Tuesday, April 1, 2014

Anigrand 1/144 Lockheed C-141A Starlifter

This Anigrand C-141A is only the second resin model kit I've ever built. The first one was a 1/48 scale Feiseler 103 piloted "Buzz Bomb" back in the mid 1990s, and that was just a single chunk of resin with a clear vacuform canopy. This C-141A is like a traditional injection-molded kit, with many parts and sub assemblies. After having completed it, I can say I prefer regular plastic kits over resin. Resin parts, especially the large flat ones like the wings and fuselage have a strange texture to them, which shows through the paint job. No amount of sanding and buffing seems to smooth them out completely. At any rate, when you look at this model from a foot away or more, the surface texture is hardly noticeable. The reason I bought this model is because I want to build a collection of airplanes I admired in my youth in standard 1/144 scale. The Anigrand C-141A is the only one available in 1/144. Just watch though; it'll be just my luck that Roden, Minicraft, or Amodel will come out with one here in the next few months!
While I admire the classic Aurora C-141A, 1/108 scale just doesn't go with anything else. And painting it in the USAF's gray & white scheme would be difficult due to finding the right decals to go on it. DML's crisp 1/200 C-141A is too diminutive in my opinion. This Anigrand kit is just right!
I won't go into detail about building it. All I can say is I spent a lot of time filling, filing, and sanding. For the aircraft gray, Testors makes the correct color in a bottled gloss enamel and acrylic. But they don't include it in their line of rattle can sprays. I really didn't want to break out the old airbrush, as I'm just too lazy to deal with mixing and cleanup any more. So I found the next best thing: Tamiya spray Luftwaffe Light Blue. It's an exact match to the Testors Aircraft Gray in the bottle. The Tamiya paint is matte, so a coat of clear gloss is needed to bring out that realistic USAF Aircraft Gray (aka. Air Defense Command Gray.) To me it looks fabulous, and sure beats brush painting it like I did earlier on the Otaki C-5A - no streaks! I used Tamiya gloss white spray on the upper fuselage.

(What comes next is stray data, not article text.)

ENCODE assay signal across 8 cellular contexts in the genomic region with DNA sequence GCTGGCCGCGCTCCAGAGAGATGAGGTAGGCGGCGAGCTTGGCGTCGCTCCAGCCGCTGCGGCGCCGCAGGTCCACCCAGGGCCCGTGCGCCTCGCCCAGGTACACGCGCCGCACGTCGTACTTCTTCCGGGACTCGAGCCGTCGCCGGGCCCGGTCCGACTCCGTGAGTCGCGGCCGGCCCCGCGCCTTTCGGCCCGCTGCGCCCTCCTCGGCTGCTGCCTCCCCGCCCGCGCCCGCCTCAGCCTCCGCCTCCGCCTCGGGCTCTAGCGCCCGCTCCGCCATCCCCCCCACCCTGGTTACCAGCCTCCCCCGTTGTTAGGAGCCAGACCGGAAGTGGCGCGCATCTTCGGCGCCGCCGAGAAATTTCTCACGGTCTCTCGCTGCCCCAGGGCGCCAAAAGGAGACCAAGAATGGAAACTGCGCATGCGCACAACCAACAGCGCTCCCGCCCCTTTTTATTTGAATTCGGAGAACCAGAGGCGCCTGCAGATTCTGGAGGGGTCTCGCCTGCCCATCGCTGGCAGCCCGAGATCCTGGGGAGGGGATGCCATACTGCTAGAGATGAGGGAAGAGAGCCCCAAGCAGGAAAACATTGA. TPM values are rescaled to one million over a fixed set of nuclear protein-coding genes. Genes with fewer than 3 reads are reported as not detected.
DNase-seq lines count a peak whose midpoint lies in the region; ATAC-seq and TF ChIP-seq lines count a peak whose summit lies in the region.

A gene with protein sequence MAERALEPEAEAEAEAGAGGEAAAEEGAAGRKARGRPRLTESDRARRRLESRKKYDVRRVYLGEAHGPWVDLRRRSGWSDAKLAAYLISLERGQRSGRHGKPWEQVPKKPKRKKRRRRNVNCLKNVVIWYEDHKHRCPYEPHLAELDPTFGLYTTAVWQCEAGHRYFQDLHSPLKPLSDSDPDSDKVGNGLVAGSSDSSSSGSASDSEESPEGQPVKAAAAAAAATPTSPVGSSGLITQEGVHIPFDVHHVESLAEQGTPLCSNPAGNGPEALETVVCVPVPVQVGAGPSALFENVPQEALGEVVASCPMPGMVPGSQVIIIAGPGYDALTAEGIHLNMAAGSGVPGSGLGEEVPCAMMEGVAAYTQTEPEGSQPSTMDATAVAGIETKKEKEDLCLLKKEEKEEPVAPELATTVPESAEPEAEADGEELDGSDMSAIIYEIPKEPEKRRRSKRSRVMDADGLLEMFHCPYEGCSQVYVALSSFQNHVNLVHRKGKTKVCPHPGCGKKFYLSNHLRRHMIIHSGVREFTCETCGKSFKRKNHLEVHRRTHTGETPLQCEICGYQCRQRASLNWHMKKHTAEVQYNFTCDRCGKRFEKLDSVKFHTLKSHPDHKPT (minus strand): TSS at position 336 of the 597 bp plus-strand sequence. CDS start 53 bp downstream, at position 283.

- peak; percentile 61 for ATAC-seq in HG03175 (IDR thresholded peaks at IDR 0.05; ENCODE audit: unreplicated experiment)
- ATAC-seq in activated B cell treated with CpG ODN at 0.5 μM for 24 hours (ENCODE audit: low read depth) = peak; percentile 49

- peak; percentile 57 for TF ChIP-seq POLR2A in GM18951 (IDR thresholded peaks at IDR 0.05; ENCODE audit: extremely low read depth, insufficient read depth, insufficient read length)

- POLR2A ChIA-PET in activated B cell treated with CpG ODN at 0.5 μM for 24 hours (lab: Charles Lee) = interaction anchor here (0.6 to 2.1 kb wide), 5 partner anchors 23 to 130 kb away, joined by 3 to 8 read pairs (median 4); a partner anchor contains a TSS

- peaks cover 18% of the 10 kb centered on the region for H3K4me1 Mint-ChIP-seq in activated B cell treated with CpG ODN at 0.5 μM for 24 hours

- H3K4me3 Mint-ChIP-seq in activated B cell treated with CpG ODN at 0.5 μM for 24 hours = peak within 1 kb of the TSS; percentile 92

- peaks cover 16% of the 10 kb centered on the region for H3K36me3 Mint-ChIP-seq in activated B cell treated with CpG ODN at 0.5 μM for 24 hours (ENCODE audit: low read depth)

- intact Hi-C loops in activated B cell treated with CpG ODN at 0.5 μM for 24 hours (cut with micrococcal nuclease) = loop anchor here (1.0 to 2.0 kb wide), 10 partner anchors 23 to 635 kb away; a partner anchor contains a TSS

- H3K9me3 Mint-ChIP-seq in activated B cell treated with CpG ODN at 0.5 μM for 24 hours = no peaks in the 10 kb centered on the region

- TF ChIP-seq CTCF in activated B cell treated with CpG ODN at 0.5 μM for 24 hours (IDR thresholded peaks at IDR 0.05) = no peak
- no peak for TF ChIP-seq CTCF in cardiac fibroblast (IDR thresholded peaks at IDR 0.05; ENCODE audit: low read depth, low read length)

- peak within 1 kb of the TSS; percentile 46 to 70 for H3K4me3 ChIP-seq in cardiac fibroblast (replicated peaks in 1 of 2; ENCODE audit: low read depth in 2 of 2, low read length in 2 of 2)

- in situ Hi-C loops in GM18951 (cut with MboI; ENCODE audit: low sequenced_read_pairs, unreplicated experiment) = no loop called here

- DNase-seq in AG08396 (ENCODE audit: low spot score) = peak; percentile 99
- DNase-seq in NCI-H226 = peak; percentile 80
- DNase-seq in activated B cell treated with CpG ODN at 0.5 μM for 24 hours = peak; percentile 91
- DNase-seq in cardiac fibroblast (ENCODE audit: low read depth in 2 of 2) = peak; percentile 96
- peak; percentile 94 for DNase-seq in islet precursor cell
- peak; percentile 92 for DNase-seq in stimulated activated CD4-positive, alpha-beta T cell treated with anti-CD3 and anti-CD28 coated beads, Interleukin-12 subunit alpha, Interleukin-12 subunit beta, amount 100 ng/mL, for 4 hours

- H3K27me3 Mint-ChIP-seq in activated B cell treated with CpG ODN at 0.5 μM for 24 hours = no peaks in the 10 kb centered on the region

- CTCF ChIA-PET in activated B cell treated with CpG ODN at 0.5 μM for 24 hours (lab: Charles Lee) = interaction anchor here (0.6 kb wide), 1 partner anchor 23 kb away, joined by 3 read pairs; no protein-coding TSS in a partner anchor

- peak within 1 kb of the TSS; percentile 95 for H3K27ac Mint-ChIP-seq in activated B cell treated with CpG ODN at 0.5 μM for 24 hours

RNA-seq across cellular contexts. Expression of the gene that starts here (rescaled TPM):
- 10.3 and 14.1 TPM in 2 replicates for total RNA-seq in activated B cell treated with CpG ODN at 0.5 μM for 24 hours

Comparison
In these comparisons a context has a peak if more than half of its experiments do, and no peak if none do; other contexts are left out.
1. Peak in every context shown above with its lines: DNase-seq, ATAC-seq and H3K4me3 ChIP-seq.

Not all the parts lined up correctly on this resin kit, but once everything is painted and adorned with the excellent decals included, you hardly notice the imperfections. I have it in mind to build one more 1/144 scale airplane from Anigrand, and that is the XB-70. Unless of course some fine model company comes out with a styrene one before I get around to buying it.
Oh, and by the way, the reason this model appears on this blog is because C-141As from Norton AFB did touch and go's at Palmdale Air Force Facility
all the time when we moved to Lancaster in '74. It seemed I saw them every day for a year flying overhead with those screaming P&W TF33 turbofans. It's another important airplane to me that fueled my interest in aviation.


  1. I worked at McChord AFB from 1979 to 2010 and we had C-141's for years. I'm not sure if they were A models to start with but they flew B's until we got C-17's, which I worked loading and unloading. Your model looks fantastic to me.

  2. Hi Cap'n Bob,
    Yes, they would have been A models to start with. All but two C-141A's were converted to B's by the mid 80s. The two remaining As are in museums now.

  3. Did you also know that the A became the B because some worker suggested stretching the plane as part of the gov't's suggestion program? People who do this get a percent of the money saved if the suggestion is enacted. This guy made a mint.